If you’re a runner who overpronates, you may, sooner or later, consider using running shoes specifically designed to help correct this condition.
But what’s overpronation to start with?
And how do running shoes for overpronators actually help (if they help at all)?
Keep on reading to find out the answers.
In this article, I’ll give you a brief overview of overpronation as well as how to choose the best running shoes for overpronators.
Let’s get started.
What Is Pronation
To understand overpronation, let’s first discuss what pronation actually means.
Pronation refers to the natural movement of the foot that happens from heel to toe during foot landing while walking or running.
When your foot hits the ground on impact, it rolls inward to absorb the shock, and your arch bears, on average, three times your body weight.
Those who have arches that collapse excessively are known as overpronators, while those who arches collapse relatively little or not enough are known as supinators.
A neutral runner is someone whose arch collapses an average amount—not too much and not too little.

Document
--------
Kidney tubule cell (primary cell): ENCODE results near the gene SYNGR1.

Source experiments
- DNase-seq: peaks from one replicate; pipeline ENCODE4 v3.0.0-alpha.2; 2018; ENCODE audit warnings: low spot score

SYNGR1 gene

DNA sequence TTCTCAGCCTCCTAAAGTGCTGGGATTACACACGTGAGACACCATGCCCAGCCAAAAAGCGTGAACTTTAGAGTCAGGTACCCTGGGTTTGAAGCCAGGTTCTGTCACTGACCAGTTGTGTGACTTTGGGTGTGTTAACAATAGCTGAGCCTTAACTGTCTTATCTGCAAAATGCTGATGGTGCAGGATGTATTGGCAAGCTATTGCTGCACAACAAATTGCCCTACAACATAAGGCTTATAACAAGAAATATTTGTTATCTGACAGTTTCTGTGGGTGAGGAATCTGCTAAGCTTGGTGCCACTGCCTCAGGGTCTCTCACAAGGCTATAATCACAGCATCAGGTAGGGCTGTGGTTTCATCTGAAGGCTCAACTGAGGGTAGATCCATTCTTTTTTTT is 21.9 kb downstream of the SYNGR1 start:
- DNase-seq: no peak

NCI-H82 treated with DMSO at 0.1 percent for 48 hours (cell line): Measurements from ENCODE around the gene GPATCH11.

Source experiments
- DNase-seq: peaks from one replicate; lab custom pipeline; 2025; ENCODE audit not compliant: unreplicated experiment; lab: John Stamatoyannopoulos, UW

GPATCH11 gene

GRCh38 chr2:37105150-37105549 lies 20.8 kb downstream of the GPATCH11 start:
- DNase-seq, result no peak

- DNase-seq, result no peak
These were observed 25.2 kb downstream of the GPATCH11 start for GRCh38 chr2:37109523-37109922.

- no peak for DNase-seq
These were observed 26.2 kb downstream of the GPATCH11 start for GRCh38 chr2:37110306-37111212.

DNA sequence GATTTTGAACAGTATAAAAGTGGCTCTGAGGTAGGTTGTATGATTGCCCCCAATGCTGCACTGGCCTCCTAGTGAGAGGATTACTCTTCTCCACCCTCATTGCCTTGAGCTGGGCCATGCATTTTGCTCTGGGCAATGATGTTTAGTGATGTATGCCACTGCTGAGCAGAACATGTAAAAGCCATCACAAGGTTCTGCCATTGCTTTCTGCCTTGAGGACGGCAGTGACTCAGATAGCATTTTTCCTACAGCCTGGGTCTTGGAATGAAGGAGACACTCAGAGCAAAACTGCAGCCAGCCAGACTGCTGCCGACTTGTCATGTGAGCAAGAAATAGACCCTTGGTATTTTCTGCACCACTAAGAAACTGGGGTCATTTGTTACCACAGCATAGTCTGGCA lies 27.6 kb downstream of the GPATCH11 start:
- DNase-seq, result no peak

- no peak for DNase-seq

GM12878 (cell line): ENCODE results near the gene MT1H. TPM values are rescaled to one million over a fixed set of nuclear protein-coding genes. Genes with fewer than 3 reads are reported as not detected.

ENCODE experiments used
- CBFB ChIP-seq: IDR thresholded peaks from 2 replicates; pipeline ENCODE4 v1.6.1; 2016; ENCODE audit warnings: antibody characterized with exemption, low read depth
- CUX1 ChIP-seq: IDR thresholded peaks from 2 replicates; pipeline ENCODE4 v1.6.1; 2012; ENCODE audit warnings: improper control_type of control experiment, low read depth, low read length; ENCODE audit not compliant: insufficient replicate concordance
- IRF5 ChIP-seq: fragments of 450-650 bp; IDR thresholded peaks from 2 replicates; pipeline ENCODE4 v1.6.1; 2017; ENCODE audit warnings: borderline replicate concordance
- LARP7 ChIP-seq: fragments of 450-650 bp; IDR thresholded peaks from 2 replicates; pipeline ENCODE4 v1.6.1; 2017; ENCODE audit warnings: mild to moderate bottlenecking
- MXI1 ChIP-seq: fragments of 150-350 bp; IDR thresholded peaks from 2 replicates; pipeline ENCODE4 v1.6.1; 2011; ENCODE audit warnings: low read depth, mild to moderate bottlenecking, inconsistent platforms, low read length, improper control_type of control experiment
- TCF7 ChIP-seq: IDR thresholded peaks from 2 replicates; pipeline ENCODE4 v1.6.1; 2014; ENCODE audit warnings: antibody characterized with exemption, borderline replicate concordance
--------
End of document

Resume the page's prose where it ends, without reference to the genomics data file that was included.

Overpronation refers to the excessive inward roll of the foot following a foot strike.
Technically, it occurs when your foot rolls more than 15 percent inward or downward during the foot strike cycle
When you overpronate, you’re putting more weight on the inner side of your feet as well as putting excessive strain on your big toe and second toes.
This uneven distribution of weight undermines your foot and negatively impacts other biomechanics of your legs.
Most notably, overpronation can cause strain on the big toe and second toes as well as instability in the lower legs, especially in the tibia, which can increase your risk of shin splints, knee pain, and serious overuse injury.
More than often, runners with the condition are often considered to have “flat feet.”
The Solution To Overpronation
One of the best ways to limit the effects of overpronation is to wear shoes specifically designed to address such a problem.
These are what are called stability and motion control shoes and tend to offer a lot of support and structured cushioning.
This can lessen the excessive inward rolling of the foot during a foot strike, which, in theory, may help prevent injury.
But before you start using shoes for overpronators, first make sure that you do actually overpronate.
Don’t try to fix something that ain’t broken!
How To Determine Your Pronation Style
There are many tests you can take right now to get your pronation checked.
Go To A Running Store
The easiest (and effective) step is to head to the local running specialty store and ask the staff to analyze your technique as you run—or walk—on a treadmill.